The result often looks like a piece of art.

McDermott’s cues are expensive, but the company has built market share by catering to customers that are looking for high quality, highly detailed items, Rosasco said.

“Our strength is people looking for a hand-crafted pool cue that is made one at a time that is made in the USA,” he said.

McDermott was founded in 1968. The Menomonee Falls company has about 50 employees, Rosasco said, and its cues are sold in 65 countries. Exports account for about 20 percent of McDermott’s sales, Rosasco said.

The company has posted double-digit sales increases over the past three years, Rosasco said. He declined to give more specific sales amounts, but said McDermott’s new designs and aggressive online marketing have helped push the company toward improved revenues.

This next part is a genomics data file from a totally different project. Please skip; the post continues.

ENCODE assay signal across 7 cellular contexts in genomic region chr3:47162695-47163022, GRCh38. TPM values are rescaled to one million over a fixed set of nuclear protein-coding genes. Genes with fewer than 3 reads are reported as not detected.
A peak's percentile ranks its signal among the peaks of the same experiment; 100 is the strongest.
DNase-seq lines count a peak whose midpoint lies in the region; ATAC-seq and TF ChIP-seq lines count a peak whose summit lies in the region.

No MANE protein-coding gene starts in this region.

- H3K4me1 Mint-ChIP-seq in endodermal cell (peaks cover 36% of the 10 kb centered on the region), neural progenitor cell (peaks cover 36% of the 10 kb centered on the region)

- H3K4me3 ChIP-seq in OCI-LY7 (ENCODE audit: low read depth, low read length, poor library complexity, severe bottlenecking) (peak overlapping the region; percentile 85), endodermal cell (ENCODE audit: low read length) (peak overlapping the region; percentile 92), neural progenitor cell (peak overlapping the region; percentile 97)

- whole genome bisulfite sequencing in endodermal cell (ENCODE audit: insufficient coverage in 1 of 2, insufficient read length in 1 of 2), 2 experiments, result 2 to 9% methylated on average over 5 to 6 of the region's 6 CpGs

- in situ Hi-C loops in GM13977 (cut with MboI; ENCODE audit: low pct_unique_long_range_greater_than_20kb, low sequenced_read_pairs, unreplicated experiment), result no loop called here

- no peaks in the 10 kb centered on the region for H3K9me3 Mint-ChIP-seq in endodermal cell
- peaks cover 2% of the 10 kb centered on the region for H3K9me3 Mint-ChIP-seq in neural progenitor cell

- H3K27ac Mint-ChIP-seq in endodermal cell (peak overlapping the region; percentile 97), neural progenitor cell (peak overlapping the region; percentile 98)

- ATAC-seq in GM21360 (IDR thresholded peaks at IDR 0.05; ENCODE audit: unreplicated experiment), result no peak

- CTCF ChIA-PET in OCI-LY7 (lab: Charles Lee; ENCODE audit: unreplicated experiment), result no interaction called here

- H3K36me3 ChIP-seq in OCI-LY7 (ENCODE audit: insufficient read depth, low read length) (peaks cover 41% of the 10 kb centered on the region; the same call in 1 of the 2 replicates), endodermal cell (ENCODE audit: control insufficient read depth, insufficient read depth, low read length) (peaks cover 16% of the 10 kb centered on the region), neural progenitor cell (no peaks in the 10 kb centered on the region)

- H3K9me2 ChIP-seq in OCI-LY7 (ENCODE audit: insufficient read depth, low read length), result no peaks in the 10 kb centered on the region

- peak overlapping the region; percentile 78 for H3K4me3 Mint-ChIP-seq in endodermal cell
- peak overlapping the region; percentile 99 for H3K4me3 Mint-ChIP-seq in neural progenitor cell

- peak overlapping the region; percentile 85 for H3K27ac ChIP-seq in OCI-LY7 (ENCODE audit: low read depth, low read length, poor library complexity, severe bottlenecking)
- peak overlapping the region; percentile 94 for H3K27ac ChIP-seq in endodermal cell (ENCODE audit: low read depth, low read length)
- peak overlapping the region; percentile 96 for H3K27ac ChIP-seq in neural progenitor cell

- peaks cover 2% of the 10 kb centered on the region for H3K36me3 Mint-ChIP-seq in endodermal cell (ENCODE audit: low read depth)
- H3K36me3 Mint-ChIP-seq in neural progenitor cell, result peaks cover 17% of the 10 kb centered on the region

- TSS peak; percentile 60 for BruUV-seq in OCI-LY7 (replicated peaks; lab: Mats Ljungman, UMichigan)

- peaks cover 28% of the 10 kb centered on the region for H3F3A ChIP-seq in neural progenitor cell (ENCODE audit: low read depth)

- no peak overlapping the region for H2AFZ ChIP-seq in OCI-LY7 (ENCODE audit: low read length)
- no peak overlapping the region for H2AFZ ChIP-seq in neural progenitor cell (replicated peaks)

“Through our very prominent Web presence, we’re exposing more people around the world to McDermott,” Rosasco said.

The McDermott Web site has been operating longer than many other billiard manufacturers’ sites, Rosasco said, and the company’s own employees update and optimize it.

“When you search for pool cues, we come up in the top five,” he said. “And we have a breadth and depth of content. As a result, our brand awareness is very high.”

Earlier this year, McDermott created a section within its Web site where customers can design a customized version of the Genesis cue, the lowest priced McDermott cue, which starts at $189. Through the site, customers can select different stains for the wood on the cue, different cloth and leather wraps, three different stiffness profiles for the cues, and many different decals or designs to be included on the cue.

Customers can also email photos to McDermott, which the company turns into decals that are put on the cue before it is coated with polyurethane, Rosasco said.

McDermott has leveraged its reputation for quality pool cues to launch two lower priced lines of cues, Rosasco said. The company’s Star line retails between $99 and $160, while its Lucky line sells between $59 and $89. The Star brand has been on the market for about six months, and the Lucky brand was introduced in October.